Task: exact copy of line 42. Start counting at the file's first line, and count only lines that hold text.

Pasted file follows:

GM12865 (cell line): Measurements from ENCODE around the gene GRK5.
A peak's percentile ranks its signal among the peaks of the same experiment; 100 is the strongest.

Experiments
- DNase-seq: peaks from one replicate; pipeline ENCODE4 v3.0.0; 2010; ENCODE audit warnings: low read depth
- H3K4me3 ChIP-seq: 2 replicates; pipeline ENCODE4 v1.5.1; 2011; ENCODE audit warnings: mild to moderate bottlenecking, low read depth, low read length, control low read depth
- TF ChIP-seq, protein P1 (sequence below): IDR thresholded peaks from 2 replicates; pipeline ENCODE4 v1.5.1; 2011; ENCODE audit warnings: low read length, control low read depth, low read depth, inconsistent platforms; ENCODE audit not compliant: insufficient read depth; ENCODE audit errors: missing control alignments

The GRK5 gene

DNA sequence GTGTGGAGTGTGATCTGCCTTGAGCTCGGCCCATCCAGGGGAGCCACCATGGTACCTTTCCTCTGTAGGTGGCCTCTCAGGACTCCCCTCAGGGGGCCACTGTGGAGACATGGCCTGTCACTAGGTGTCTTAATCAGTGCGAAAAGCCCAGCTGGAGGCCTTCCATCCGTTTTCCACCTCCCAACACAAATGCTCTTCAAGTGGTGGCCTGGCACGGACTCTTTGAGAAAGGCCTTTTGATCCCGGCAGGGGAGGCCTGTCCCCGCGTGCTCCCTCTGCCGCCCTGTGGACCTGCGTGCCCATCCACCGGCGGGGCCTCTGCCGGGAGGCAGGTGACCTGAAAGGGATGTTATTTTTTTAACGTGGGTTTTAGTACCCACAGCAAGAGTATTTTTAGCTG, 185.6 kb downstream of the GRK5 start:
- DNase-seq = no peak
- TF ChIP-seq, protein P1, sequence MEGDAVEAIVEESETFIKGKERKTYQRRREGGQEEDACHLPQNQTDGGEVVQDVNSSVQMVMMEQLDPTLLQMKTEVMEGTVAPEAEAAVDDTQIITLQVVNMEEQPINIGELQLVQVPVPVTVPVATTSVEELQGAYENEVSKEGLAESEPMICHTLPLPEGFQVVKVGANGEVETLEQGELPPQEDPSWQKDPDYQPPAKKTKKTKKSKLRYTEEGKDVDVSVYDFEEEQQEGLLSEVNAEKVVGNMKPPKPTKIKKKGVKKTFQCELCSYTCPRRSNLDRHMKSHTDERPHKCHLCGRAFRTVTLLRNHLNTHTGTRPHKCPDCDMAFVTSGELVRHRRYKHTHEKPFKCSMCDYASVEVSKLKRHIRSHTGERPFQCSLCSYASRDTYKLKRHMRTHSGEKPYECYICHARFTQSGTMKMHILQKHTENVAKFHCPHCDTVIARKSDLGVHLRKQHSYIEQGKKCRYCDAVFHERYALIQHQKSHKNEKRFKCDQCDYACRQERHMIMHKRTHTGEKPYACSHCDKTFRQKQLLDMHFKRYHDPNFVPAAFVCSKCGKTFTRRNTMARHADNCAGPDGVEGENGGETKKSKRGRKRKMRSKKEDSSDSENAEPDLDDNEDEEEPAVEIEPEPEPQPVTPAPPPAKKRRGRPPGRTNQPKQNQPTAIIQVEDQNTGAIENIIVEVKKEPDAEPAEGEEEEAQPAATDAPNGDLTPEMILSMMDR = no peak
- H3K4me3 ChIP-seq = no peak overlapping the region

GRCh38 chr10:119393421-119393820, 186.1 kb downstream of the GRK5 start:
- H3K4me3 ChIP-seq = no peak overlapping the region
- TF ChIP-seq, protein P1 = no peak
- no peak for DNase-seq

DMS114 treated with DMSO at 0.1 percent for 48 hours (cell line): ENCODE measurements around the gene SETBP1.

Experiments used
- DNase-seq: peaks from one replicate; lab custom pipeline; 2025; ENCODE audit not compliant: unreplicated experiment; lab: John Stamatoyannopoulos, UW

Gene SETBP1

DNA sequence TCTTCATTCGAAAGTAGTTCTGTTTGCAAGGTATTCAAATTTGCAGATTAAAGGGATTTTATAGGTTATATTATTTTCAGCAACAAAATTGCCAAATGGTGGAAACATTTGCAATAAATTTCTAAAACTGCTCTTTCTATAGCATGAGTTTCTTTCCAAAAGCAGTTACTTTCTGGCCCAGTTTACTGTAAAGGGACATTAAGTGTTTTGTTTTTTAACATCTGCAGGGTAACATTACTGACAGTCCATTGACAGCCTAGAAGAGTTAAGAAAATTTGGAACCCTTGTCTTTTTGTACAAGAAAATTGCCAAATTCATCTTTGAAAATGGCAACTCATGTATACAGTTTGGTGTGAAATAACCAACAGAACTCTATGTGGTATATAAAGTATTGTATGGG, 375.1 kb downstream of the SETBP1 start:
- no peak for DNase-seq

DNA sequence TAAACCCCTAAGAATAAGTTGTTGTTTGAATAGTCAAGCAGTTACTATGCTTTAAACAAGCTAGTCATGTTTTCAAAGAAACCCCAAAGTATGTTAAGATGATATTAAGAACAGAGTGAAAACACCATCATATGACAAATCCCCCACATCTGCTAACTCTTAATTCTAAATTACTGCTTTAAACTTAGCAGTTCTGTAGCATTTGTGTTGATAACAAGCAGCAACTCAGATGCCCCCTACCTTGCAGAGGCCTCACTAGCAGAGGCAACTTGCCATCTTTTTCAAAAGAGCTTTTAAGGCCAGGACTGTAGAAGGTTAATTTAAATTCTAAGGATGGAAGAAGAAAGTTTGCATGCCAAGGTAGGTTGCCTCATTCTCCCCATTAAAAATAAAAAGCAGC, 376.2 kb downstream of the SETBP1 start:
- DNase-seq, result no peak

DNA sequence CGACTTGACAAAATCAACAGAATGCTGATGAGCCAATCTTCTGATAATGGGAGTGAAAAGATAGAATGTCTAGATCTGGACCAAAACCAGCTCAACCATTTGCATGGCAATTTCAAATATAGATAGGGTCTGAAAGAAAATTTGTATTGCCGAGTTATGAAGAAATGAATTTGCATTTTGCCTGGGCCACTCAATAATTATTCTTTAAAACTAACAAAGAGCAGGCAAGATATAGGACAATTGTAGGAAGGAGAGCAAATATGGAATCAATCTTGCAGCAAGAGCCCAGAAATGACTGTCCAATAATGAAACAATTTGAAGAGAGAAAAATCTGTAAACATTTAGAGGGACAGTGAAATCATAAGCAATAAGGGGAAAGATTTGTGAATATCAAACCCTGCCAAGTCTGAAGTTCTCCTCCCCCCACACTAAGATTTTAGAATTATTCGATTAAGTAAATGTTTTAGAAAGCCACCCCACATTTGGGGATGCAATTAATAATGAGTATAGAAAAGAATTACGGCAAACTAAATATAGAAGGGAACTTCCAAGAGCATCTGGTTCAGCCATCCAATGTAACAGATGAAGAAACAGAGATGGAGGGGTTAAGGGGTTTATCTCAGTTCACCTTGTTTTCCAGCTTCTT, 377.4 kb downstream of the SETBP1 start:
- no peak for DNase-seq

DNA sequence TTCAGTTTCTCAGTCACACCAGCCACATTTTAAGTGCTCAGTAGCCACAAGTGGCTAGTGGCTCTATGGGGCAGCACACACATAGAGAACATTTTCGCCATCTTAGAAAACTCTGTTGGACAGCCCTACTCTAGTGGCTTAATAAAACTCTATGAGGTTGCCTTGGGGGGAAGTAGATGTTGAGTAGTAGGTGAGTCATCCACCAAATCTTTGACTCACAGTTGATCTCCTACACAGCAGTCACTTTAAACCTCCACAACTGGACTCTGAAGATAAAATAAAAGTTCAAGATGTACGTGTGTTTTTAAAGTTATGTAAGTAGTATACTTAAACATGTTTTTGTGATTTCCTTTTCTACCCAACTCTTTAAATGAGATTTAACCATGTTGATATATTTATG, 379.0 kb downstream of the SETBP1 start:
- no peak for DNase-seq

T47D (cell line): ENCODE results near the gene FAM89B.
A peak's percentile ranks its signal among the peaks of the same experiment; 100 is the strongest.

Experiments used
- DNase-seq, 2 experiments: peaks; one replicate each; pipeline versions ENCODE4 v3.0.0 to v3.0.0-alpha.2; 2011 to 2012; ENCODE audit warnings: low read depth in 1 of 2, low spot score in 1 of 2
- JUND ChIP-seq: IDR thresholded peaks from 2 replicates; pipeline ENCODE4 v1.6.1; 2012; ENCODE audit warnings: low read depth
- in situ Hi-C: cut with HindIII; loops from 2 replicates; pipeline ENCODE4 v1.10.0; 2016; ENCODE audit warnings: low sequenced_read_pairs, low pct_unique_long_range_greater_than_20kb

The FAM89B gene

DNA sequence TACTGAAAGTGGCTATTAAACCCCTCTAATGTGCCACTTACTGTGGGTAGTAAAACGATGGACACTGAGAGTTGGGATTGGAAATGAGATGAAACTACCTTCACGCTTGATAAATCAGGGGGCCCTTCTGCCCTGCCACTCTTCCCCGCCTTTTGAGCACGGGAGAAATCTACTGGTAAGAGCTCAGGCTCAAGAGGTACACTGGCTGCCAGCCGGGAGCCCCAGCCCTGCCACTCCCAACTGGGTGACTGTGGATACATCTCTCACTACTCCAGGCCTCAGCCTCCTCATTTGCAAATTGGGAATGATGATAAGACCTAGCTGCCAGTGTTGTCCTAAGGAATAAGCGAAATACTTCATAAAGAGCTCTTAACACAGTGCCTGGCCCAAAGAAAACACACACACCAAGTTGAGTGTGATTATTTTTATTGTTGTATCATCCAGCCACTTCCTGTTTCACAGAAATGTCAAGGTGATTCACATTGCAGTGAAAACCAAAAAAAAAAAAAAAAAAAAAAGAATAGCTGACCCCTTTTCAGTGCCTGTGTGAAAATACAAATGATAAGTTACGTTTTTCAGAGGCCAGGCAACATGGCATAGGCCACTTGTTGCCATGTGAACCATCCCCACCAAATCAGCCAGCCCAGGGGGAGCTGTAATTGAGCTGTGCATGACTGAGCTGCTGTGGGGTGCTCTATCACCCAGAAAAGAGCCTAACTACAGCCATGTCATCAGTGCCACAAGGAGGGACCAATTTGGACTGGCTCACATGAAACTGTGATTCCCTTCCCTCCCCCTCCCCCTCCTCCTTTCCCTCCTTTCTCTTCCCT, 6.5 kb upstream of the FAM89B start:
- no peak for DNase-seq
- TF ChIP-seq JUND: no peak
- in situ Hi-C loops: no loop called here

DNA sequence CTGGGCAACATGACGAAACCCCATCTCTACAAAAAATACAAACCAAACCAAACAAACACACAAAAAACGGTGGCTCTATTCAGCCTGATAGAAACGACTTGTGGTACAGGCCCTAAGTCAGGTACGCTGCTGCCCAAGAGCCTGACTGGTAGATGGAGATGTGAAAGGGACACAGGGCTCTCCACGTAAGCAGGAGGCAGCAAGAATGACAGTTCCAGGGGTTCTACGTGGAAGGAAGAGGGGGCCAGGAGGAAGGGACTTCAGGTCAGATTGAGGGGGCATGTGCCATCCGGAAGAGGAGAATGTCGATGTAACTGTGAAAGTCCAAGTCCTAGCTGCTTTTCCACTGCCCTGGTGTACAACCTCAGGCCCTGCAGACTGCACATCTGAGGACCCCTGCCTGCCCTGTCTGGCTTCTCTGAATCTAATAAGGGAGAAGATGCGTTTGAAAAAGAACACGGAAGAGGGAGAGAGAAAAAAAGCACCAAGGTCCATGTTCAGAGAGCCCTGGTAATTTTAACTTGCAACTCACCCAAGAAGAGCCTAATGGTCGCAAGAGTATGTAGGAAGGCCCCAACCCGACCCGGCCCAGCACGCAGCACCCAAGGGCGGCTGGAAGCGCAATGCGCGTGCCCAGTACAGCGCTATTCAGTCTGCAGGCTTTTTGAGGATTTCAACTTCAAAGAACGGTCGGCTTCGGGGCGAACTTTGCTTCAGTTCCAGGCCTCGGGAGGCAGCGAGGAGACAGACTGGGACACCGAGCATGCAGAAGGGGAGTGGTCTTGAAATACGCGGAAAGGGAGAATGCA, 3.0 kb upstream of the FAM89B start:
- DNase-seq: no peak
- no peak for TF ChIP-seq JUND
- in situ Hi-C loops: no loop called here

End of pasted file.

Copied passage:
- in situ Hi-C loops: no loop called here